One of the most interesting discoveries I made during my research concerning the origin of the folk-ballad’s lyrics were certain synchronicities in specific components of the folk-ballad’s lyrics and the historical accounts of the lives of two specific Oxford Martyrs, John Hooper and Hugh Latimer. Although perhaps nothing more than the product of serendipitous coincidence, an interesting consistency between the two narratives emerges. Although I would not confidently attribute “Dives and Lazarus” lyrics as causally dependent on those potential historical influences, I do postulate as to whether or not there might not be a certain positive correlation between the occurrences and the artistic creation. The folk-ballad originated in Worchester three years after the two especially well liked and prominent Protestant bishops of Worcester, John Hooper and Hugh Latimer, were martyred during the time of Bloody Mary’s reign when they refused to embrace Roman-Catholic religious doctrines. Although both the ballad and the historical events are products of a specific locale of the 16th century English landscape known as Worcestershire and there are no chronological incongruities, the most salient connection between the two respective narratives is the nexus in both parables concerning charitable welfare bestowed upon the poor or the lack thereof in the case of the folk-ballad and original parable itself.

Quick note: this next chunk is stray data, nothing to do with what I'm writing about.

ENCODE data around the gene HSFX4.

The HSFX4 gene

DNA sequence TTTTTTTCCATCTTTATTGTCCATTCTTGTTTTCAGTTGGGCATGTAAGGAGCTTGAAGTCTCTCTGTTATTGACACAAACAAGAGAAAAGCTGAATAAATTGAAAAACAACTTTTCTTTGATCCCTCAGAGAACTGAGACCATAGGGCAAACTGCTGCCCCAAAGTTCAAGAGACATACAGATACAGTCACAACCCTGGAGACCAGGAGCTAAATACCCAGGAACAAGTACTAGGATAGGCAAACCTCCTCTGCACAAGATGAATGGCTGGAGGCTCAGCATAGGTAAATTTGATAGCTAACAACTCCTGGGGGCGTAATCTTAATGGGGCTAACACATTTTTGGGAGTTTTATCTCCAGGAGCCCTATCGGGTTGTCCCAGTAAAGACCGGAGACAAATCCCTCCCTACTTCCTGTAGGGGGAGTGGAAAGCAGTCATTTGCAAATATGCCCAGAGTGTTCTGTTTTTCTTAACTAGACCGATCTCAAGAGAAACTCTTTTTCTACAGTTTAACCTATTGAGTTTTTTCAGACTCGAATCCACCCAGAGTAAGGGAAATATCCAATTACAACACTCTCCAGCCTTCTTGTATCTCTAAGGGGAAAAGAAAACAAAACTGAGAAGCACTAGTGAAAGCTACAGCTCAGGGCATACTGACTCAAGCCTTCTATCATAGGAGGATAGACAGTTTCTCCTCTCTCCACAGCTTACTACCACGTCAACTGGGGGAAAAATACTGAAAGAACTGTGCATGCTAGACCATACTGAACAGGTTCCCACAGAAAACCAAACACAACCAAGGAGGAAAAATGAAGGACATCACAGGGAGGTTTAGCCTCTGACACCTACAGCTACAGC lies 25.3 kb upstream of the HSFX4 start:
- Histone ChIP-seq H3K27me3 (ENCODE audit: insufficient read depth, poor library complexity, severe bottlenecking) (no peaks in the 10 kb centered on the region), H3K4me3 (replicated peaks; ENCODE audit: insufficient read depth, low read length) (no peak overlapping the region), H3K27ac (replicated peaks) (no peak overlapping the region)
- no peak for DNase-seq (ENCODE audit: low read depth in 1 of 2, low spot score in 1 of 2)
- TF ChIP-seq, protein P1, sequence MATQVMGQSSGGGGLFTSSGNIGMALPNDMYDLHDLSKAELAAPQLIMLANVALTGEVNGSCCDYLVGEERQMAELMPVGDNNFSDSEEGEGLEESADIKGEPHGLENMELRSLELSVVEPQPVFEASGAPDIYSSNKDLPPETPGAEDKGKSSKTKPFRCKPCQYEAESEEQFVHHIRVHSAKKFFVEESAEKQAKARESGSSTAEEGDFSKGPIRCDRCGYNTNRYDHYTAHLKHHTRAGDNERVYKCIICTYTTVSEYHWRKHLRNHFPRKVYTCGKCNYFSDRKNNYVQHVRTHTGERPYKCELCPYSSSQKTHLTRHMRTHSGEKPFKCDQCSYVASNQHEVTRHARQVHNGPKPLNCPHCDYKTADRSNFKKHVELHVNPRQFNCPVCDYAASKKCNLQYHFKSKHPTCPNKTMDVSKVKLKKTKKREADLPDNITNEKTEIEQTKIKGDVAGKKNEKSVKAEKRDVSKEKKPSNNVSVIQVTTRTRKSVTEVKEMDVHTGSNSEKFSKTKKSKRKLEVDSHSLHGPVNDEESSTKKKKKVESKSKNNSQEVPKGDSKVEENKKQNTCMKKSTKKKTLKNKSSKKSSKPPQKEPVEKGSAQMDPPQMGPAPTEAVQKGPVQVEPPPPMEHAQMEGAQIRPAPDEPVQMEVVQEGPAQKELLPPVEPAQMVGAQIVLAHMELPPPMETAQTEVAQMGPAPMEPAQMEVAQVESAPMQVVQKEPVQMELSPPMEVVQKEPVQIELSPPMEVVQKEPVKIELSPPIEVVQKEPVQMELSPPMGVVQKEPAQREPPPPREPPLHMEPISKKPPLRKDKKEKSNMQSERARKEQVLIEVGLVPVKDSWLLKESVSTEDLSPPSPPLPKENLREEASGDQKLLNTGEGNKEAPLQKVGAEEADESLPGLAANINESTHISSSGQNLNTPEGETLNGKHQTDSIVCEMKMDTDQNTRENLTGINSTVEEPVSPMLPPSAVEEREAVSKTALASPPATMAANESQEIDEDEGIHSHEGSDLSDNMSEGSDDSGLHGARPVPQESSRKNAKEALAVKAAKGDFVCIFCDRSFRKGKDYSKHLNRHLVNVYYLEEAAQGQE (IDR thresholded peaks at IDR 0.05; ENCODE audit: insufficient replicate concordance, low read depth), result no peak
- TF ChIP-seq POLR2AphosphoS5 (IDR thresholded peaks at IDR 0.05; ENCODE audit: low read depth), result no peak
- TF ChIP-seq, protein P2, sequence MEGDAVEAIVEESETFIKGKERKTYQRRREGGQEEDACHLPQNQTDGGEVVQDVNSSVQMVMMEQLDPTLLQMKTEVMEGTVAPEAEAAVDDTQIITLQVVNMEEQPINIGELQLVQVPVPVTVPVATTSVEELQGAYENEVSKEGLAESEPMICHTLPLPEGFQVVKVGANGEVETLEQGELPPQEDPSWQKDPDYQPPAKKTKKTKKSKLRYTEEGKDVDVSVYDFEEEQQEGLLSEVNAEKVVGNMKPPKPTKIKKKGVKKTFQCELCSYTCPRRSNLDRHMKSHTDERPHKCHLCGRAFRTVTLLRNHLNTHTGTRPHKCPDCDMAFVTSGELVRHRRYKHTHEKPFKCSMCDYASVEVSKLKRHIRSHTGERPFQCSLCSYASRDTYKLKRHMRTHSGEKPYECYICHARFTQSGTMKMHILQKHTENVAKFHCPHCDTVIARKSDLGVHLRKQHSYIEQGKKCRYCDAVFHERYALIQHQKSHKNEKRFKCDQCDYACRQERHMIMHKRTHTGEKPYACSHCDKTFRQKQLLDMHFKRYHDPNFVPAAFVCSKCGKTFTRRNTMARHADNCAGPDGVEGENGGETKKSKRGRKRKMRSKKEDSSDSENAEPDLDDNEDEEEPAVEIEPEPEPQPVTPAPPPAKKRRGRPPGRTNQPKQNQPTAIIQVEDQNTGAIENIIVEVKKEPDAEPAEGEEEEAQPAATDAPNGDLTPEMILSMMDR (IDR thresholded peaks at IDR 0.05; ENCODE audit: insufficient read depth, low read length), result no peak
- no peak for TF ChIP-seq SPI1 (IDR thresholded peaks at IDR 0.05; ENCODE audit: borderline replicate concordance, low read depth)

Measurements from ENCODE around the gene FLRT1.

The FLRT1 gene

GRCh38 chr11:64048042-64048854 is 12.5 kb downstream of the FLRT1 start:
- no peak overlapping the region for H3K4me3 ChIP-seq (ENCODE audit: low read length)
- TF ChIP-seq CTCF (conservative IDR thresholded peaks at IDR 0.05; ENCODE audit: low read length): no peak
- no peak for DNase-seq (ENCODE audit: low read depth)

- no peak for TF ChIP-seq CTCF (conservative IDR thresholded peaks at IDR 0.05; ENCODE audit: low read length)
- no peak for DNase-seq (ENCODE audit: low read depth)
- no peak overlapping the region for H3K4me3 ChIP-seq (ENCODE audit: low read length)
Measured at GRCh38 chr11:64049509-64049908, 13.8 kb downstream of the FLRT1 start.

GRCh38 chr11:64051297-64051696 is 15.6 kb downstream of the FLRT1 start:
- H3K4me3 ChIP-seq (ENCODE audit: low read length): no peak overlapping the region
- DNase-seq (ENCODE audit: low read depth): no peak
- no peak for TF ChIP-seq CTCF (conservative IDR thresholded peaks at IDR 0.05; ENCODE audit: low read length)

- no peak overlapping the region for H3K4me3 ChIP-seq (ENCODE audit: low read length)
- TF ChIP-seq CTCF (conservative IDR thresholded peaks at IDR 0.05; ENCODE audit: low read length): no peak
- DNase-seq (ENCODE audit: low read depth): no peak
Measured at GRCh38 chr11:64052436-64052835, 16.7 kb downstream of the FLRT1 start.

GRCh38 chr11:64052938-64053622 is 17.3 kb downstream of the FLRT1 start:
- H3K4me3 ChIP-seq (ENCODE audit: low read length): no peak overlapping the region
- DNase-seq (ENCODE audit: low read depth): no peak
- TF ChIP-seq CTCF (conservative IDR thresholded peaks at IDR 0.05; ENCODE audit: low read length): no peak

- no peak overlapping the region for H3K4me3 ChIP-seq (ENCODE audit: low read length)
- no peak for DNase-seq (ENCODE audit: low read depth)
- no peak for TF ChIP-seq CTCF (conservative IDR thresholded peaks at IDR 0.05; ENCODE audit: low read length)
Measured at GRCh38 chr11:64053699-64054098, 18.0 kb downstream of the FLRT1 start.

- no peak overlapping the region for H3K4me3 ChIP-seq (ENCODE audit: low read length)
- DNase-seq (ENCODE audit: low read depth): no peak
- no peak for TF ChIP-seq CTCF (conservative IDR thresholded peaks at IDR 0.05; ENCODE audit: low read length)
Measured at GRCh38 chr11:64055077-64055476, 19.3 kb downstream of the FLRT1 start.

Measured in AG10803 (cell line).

William Urick, in a chapter appropriately titled “The Martyr Bishops of Worcester” as a portion of his longer historical work Nonconformity in Worcester pertaining to Latimer and Hooper exclusively, elucidated the good works performed by the two esteemed clergymen and religious martyrs. Urick notes about the Worcester bishop Hugh Latimer awarded his bishopric in 1535 :